When I was a young’un I had a Ford Pinto. I had gone up to Saranac Lake to visit my little sister. As was my routine, before starting the Pinto, I checked the oil. It was down a quart so I grabbed one out of the back seat, shoved the metal spout in the can, and tipped it up to replenish the engine oil supply. The familiar glug glug glug didn’t happen. After a few minutes, I lifted the can and the oil was still in it. I pulled the spout out, brought the can inside and opened it with a can opener. Took a spoon and used the spoon to dig the oil out of the can and into the top end of the engine. The trusty Pinto did turn over tho slower than usual. The fuel air mixture fired and she started. I let her run a while to warm up before I left. Thing is, I was in my boots, jeans and a t-shirt while all this was going on. It felt crispy cold but there was no wind at all. Went inside, put on my jacket, grabbed my bag, said goodbye and left. On the way out of town, the radio said that Saranac Lake had just set a new record for low temperature, -52 Farenheight. Yes, 52 below. No wonder the oil didn’t flow. I was out in it in a t-shirt.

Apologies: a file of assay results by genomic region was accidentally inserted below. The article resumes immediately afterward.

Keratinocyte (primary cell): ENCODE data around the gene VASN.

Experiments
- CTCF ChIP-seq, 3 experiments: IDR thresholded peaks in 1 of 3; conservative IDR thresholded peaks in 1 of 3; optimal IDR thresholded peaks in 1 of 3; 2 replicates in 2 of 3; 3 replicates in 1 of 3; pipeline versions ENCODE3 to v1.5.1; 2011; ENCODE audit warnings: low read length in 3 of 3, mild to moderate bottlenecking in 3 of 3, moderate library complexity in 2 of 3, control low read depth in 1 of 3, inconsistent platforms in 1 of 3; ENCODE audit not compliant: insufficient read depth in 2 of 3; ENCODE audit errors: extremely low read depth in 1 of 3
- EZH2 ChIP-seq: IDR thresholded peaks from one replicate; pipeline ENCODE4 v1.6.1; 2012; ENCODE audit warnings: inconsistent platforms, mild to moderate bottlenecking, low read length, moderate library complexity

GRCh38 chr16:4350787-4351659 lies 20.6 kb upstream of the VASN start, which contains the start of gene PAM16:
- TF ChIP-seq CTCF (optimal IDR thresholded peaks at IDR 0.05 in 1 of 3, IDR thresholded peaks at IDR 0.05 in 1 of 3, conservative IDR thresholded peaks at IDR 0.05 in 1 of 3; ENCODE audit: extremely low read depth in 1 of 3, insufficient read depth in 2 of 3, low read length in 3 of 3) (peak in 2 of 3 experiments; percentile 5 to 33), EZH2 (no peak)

In 3 more months, Orion will be setting when the dogs and I go out to take care of the dog related things. I will look up and smile, knowing that soon it will be warm enough to check on the bees, and the winter coat will return to its hanger for the next 8 months or so. The power and gas bills will diminish, and the people will soon start complaining about how hot it is.

Been quiet lately

Just because I haven’t put anything out lately doesn’t mean I haven’t been a busy bee. There are so many beekeepers out there, and we’re all going through the same things. I felt that I had nothing of significance to add to the din.

I’m up to 8 colonies (9 for a short time). At this point I am breaking my inspections up and doing them over a 2 day period. Yesterday was 1-4, today was 5-8.

Nothing of significance noted in 1 and 2. There has been a late June – July nectar flow that took us by surprise, and hive 1 had 2 full honey supers. Some of the honey has a purple/grey tint, and I noted purpleish pollen in the brood supers. I put a new honey super on and after I finish writing this will extract the honey.